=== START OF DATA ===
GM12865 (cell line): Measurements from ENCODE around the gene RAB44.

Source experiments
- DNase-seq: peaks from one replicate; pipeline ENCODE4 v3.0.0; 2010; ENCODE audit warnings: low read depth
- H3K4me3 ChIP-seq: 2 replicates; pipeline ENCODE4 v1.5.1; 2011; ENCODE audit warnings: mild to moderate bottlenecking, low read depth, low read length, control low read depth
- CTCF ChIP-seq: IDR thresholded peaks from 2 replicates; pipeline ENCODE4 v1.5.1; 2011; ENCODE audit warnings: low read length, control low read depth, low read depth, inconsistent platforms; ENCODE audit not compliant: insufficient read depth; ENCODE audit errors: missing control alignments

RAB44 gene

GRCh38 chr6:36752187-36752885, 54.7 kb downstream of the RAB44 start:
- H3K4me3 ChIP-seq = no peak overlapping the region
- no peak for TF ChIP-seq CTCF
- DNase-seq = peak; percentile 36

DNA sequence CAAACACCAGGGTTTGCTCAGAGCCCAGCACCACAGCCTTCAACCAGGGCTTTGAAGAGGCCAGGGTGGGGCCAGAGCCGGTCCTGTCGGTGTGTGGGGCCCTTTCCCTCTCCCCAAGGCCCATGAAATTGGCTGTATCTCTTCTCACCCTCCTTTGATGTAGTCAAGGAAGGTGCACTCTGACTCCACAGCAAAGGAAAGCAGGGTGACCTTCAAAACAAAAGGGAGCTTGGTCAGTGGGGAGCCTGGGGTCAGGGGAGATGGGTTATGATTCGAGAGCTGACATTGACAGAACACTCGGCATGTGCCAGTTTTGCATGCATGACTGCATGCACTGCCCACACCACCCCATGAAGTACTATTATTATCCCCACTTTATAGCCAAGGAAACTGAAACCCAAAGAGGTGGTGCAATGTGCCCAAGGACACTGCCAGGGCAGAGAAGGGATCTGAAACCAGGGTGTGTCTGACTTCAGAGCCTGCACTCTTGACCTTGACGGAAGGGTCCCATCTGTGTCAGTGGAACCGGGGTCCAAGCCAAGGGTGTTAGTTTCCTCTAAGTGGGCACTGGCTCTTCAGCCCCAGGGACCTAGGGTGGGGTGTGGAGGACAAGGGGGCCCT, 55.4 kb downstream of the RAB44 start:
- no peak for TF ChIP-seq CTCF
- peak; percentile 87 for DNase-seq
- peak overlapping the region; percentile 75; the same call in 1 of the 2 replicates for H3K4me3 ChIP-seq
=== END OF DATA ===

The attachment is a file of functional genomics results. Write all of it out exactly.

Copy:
GM12865 (cell line): Measurements from ENCODE around the gene RAB44.

Source experiments
- DNase-seq: peaks from one replicate; pipeline ENCODE4 v3.0.0; 2010; ENCODE audit warnings: low read depth
- H3K4me3 ChIP-seq: 2 replicates; pipeline ENCODE4 v1.5.1; 2011; ENCODE audit warnings: mild to moderate bottlenecking, low read depth, low read length, control low read depth
- CTCF ChIP-seq: IDR thresholded peaks from 2 replicates; pipeline ENCODE4 v1.5.1; 2011; ENCODE audit warnings: low read length, control low read depth, low read depth, inconsistent platforms; ENCODE audit not compliant: insufficient read depth; ENCODE audit errors: missing control alignments

RAB44 gene

GRCh38 chr6:36752187-36752885, 54.7 kb downstream of the RAB44 start:
- H3K4me3 ChIP-seq = no peak overlapping the region
- no peak for TF ChIP-seq CTCF
- DNase-seq = peak; percentile 36

DNA sequence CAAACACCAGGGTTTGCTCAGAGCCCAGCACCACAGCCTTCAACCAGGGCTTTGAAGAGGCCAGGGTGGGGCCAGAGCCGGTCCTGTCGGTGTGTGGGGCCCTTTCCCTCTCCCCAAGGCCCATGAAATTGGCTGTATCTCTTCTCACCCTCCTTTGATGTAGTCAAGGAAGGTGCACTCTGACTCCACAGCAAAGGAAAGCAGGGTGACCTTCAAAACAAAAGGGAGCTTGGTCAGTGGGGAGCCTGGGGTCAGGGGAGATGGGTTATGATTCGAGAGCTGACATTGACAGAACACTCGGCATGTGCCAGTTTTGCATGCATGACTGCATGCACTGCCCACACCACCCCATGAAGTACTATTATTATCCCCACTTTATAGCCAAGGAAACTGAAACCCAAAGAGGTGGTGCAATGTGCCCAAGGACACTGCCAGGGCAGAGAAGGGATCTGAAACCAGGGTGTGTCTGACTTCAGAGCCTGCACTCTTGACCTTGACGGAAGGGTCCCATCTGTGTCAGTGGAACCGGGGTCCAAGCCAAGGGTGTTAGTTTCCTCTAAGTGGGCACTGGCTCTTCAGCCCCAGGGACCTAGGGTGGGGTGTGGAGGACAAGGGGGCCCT, 55.4 kb downstream of the RAB44 start:
- no peak for TF ChIP-seq CTCF
- peak; percentile 87 for DNase-seq
- peak overlapping the region; percentile 75; the same call in 1 of the 2 replicates for H3K4me3 ChIP-seq